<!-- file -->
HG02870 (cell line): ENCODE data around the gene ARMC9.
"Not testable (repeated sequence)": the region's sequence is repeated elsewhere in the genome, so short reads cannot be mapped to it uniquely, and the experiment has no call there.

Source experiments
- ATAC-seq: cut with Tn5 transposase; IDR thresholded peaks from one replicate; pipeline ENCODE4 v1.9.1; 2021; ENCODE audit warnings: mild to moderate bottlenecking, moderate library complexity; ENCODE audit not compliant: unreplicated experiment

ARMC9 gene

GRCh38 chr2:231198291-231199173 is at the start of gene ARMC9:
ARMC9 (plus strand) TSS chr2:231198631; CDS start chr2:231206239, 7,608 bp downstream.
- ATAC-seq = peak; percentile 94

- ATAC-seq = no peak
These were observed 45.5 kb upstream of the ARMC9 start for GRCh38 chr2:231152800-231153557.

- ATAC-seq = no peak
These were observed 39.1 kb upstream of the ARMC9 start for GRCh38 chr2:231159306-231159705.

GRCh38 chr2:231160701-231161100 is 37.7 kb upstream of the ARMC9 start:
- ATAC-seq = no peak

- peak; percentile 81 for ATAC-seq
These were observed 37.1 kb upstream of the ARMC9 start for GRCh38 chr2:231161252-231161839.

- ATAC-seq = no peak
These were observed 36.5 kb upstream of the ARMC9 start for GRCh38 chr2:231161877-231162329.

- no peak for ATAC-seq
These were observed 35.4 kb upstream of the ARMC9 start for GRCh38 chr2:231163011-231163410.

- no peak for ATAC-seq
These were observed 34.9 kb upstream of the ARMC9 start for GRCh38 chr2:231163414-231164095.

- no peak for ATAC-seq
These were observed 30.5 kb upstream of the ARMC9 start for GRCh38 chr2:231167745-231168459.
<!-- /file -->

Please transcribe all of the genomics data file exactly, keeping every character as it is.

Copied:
HG02870 (cell line): ENCODE data around the gene ARMC9.
"Not testable (repeated sequence)": the region's sequence is repeated elsewhere in the genome, so short reads cannot be mapped to it uniquely, and the experiment has no call there.

Source experiments
- ATAC-seq: cut with Tn5 transposase; IDR thresholded peaks from one replicate; pipeline ENCODE4 v1.9.1; 2021; ENCODE audit warnings: mild to moderate bottlenecking, moderate library complexity; ENCODE audit not compliant: unreplicated experiment

ARMC9 gene

GRCh38 chr2:231198291-231199173 is at the start of gene ARMC9:
ARMC9 (plus strand) TSS chr2:231198631; CDS start chr2:231206239, 7,608 bp downstream.
- ATAC-seq = peak; percentile 94

- ATAC-seq = no peak
These were observed 45.5 kb upstream of the ARMC9 start for GRCh38 chr2:231152800-231153557.

- ATAC-seq = no peak
These were observed 39.1 kb upstream of the ARMC9 start for GRCh38 chr2:231159306-231159705.

GRCh38 chr2:231160701-231161100 is 37.7 kb upstream of the ARMC9 start:
- ATAC-seq = no peak

- peak; percentile 81 for ATAC-seq
These were observed 37.1 kb upstream of the ARMC9 start for GRCh38 chr2:231161252-231161839.

- ATAC-seq = no peak
These were observed 36.5 kb upstream of the ARMC9 start for GRCh38 chr2:231161877-231162329.

- no peak for ATAC-seq
These were observed 35.4 kb upstream of the ARMC9 start for GRCh38 chr2:231163011-231163410.

- no peak for ATAC-seq
These were observed 34.9 kb upstream of the ARMC9 start for GRCh38 chr2:231163414-231164095.

- no peak for ATAC-seq
These were observed 30.5 kb upstream of the ARMC9 start for GRCh38 chr2:231167745-231168459.